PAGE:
Are you looking for the perfect job applicant? Someone who understands and respects your Irish-American background? When you bring in talent to join your start-up, there are certain traits that you should keep an eye out to form a stellar team. You’ll want people with the same values you hold to develop a fantastic company culture. So let’s see what to look for when hiring for your Startup.
Though no one is the perfect employee, there are certain qualities in each of us that are an asset to a team. Here are 5 traits to look out for and techniques on how to spot them.
Taking initiative is important, especially for a start-up, which is all about initiative. You need someone on your team that is going to put their best foot forward and do so without asking. One of the key things you should look for is someone with drive.
How to spot it: In an interview, ask the candidate if they have any question about you or your company. This is a great way to gauge how much of an initiative the candidate took into researching and going out of their way to gain an edge. This is what I learned recently at an Irish-American conference for moms who want to become entrepreneurs and it was really worth every penny! This is a glimpse into how they would be as an employee.
The ability to work through setbacks and not get demoralized is a highly valuable quality to possess, especially in a start-up, where initial setbacks are common. The team around you should be positive at all times and willing to push through whatever obstacles the company hits. A positive environment can make all the difference for smooth sailing. Well, I’m telling you. If you are, as I am, from Woodlawn, the Bronx, also known as Little Ireland of New York City, resilience is something that should be in the blood. In the genes!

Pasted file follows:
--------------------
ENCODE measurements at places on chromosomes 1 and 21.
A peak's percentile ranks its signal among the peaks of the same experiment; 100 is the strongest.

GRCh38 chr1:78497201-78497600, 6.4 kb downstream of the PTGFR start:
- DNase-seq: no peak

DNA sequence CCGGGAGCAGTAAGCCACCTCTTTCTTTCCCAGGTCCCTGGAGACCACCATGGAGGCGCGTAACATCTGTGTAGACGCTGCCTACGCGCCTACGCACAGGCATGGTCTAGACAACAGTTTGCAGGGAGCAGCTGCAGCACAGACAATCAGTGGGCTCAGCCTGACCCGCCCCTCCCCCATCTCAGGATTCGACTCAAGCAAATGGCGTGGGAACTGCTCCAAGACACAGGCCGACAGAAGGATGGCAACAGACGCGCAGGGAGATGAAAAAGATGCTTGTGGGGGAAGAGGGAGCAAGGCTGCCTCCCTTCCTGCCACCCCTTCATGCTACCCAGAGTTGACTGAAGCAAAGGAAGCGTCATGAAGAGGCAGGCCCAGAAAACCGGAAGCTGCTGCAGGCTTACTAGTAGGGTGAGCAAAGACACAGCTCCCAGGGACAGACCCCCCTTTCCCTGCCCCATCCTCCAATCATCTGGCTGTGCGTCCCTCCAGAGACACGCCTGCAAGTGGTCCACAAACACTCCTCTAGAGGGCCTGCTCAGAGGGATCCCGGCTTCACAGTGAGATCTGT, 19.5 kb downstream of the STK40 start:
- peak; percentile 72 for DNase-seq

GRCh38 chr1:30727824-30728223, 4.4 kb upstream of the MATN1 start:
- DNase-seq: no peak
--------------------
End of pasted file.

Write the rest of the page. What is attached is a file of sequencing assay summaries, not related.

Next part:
How to spot it: Ask a candidate for evidence of some grit. Ask them to describe situations where they think they took a risk and it paid off or overcame a setback. This will allow you to judge how resilient they are in the face of obstacles.
The ability to say yes, no or I don’t know openly and honestly is very important in a start-up. Open communication and honesty amongst coworkers can only develop when they are confident about their opinions and not afraid to express it. If an applicant says he’s Irish, for example, ask him (or her) how they spent last St. Patrick’s Day. That’ll tell you a lot about the personality and whether they’re speaking the truth, don’t you think?
How to spot it: Try asking a question where it is highly unlikely that the candidate knows the answer. See how they react – do they honestly say “I do not know” or do they try to make something up. That raises a red flag right there. You don’t want to hire a person that will just make stuff up.
Takes direction well
The ability to be coached by accepting constructive criticism and working to improve oneself based on feedback is a very valuable quality. This is the essence of a beginner or a learner. This is how you know that a person will grow and flourish in a team and not sit in a stagnant position. Nobody knows everything from the start, so if a person is showing signs of positive improvement from feedback, instead of taking offense, they’re a keeper for the long run.
How to spot it: Give them some positive feedback in the interview, for example, comment on how they can improve their resume. Gauge their reaction- see if they look offended or grateful for the advice.
Find someone with the ability to work hard, bottom line. At the end of the day, you need a person who will pull an all-nighter if push comes to shove.
How to spot it: During an interview, ask the candidate to explain what hard work means to them and describe a situation where they had to hustle. Observe what they consider to be hustling and decide if their level of dedication meets your own.
Look for these qualities and your business- and the people you hire will thank you in the long run. We Irish are known, among so many other things, for our straightforward mentality and hard work. Those are great traits you might want to be looking for in any new employee, don’t you think?